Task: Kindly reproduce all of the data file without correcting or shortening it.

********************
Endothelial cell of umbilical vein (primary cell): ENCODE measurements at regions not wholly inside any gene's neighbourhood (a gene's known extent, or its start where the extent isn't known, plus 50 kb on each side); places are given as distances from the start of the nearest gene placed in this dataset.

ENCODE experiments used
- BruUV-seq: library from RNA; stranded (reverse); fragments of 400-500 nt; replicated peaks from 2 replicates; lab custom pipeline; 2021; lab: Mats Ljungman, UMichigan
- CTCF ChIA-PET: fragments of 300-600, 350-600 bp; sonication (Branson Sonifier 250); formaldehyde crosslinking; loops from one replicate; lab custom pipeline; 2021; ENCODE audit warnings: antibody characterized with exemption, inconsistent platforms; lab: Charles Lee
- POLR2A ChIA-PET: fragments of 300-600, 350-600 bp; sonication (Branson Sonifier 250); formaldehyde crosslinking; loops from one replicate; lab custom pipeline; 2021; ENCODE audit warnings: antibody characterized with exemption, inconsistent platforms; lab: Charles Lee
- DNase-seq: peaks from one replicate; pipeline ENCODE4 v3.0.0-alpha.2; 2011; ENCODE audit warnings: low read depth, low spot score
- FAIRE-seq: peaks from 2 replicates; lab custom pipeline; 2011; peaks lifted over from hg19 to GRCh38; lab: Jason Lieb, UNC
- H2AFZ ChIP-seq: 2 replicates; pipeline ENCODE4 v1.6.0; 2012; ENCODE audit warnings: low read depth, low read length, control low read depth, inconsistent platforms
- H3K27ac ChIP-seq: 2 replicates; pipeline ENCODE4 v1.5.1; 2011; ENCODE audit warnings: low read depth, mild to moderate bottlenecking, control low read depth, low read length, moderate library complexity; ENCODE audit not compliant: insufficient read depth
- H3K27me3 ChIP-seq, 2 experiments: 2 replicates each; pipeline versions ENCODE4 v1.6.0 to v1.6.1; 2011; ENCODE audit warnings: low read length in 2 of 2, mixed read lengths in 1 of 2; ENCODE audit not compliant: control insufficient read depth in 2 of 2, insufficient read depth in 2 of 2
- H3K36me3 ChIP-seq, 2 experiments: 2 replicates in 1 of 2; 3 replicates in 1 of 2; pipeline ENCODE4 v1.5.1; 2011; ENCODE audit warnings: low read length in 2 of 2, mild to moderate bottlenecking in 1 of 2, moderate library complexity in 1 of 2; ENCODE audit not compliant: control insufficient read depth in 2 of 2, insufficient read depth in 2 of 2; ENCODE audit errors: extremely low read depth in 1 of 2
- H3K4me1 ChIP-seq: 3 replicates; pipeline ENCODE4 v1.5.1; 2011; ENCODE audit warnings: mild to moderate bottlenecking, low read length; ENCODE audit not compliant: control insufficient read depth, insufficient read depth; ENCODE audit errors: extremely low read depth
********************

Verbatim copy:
Endothelial cell of umbilical vein (primary cell): ENCODE measurements at regions not wholly inside any gene's neighbourhood (a gene's known extent, or its start where the extent isn't known, plus 50 kb on each side); places are given as distances from the start of the nearest gene placed in this dataset.

ENCODE experiments used
- BruUV-seq: library from RNA; stranded (reverse); fragments of 400-500 nt; replicated peaks from 2 replicates; lab custom pipeline; 2021; lab: Mats Ljungman, UMichigan
- CTCF ChIA-PET: fragments of 300-600, 350-600 bp; sonication (Branson Sonifier 250); formaldehyde crosslinking; loops from one replicate; lab custom pipeline; 2021; ENCODE audit warnings: antibody characterized with exemption, inconsistent platforms; lab: Charles Lee
- POLR2A ChIA-PET: fragments of 300-600, 350-600 bp; sonication (Branson Sonifier 250); formaldehyde crosslinking; loops from one replicate; lab custom pipeline; 2021; ENCODE audit warnings: antibody characterized with exemption, inconsistent platforms; lab: Charles Lee
- DNase-seq: peaks from one replicate; pipeline ENCODE4 v3.0.0-alpha.2; 2011; ENCODE audit warnings: low read depth, low spot score
- FAIRE-seq: peaks from 2 replicates; lab custom pipeline; 2011; peaks lifted over from hg19 to GRCh38; lab: Jason Lieb, UNC
- H2AFZ ChIP-seq: 2 replicates; pipeline ENCODE4 v1.6.0; 2012; ENCODE audit warnings: low read depth, low read length, control low read depth, inconsistent platforms
- H3K27ac ChIP-seq: 2 replicates; pipeline ENCODE4 v1.5.1; 2011; ENCODE audit warnings: low read depth, mild to moderate bottlenecking, control low read depth, low read length, moderate library complexity; ENCODE audit not compliant: insufficient read depth
- H3K27me3 ChIP-seq, 2 experiments: 2 replicates each; pipeline versions ENCODE4 v1.6.0 to v1.6.1; 2011; ENCODE audit warnings: low read length in 2 of 2, mixed read lengths in 1 of 2; ENCODE audit not compliant: control insufficient read depth in 2 of 2, insufficient read depth in 2 of 2
- H3K36me3 ChIP-seq, 2 experiments: 2 replicates in 1 of 2; 3 replicates in 1 of 2; pipeline ENCODE4 v1.5.1; 2011; ENCODE audit warnings: low read length in 2 of 2, mild to moderate bottlenecking in 1 of 2, moderate library complexity in 1 of 2; ENCODE audit not compliant: control insufficient read depth in 2 of 2, insufficient read depth in 2 of 2; ENCODE audit errors: extremely low read depth in 1 of 2
- H3K4me1 ChIP-seq: 3 replicates; pipeline ENCODE4 v1.5.1; 2011; ENCODE audit warnings: mild to moderate bottlenecking, low read length; ENCODE audit not compliant: control insufficient read depth, insufficient read depth; ENCODE audit errors: extremely low read depth